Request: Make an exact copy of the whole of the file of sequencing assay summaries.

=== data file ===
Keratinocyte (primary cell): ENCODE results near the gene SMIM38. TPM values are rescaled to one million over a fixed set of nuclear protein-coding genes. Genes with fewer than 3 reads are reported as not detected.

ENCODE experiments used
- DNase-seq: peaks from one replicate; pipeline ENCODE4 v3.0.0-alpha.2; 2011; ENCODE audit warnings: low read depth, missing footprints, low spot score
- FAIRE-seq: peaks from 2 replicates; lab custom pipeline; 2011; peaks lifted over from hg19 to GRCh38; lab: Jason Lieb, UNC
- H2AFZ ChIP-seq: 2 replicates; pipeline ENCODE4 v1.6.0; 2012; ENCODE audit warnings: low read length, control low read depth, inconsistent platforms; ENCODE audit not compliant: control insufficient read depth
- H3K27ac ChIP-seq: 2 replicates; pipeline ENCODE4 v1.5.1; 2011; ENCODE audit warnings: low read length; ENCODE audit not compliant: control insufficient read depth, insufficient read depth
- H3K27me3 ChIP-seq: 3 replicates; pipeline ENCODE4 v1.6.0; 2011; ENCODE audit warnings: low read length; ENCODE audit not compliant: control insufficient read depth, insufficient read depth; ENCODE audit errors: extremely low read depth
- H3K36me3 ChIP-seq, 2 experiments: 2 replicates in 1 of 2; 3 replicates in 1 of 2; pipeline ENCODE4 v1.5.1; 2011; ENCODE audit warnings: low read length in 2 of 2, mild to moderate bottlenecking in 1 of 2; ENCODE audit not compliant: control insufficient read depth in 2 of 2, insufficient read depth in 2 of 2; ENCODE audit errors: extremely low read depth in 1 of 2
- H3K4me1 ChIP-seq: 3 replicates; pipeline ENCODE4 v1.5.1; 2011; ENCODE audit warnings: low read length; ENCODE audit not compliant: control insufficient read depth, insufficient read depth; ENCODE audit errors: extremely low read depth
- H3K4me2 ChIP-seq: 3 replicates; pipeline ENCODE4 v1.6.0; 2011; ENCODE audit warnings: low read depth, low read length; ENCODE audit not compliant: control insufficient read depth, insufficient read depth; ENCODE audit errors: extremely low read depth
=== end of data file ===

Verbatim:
Keratinocyte (primary cell): ENCODE results near the gene SMIM38. TPM values are rescaled to one million over a fixed set of nuclear protein-coding genes. Genes with fewer than 3 reads are reported as not detected.

ENCODE experiments used
- DNase-seq: peaks from one replicate; pipeline ENCODE4 v3.0.0-alpha.2; 2011; ENCODE audit warnings: low read depth, missing footprints, low spot score
- FAIRE-seq: peaks from 2 replicates; lab custom pipeline; 2011; peaks lifted over from hg19 to GRCh38; lab: Jason Lieb, UNC
- H2AFZ ChIP-seq: 2 replicates; pipeline ENCODE4 v1.6.0; 2012; ENCODE audit warnings: low read length, control low read depth, inconsistent platforms; ENCODE audit not compliant: control insufficient read depth
- H3K27ac ChIP-seq: 2 replicates; pipeline ENCODE4 v1.5.1; 2011; ENCODE audit warnings: low read length; ENCODE audit not compliant: control insufficient read depth, insufficient read depth
- H3K27me3 ChIP-seq: 3 replicates; pipeline ENCODE4 v1.6.0; 2011; ENCODE audit warnings: low read length; ENCODE audit not compliant: control insufficient read depth, insufficient read depth; ENCODE audit errors: extremely low read depth
- H3K36me3 ChIP-seq, 2 experiments: 2 replicates in 1 of 2; 3 replicates in 1 of 2; pipeline ENCODE4 v1.5.1; 2011; ENCODE audit warnings: low read length in 2 of 2, mild to moderate bottlenecking in 1 of 2; ENCODE audit not compliant: control insufficient read depth in 2 of 2, insufficient read depth in 2 of 2; ENCODE audit errors: extremely low read depth in 1 of 2
- H3K4me1 ChIP-seq: 3 replicates; pipeline ENCODE4 v1.5.1; 2011; ENCODE audit warnings: low read length; ENCODE audit not compliant: control insufficient read depth, insufficient read depth; ENCODE audit errors: extremely low read depth
- H3K4me2 ChIP-seq: 3 replicates; pipeline ENCODE4 v1.6.0; 2011; ENCODE audit warnings: low read depth, low read length; ENCODE audit not compliant: control insufficient read depth, insufficient read depth; ENCODE audit errors: extremely low read depth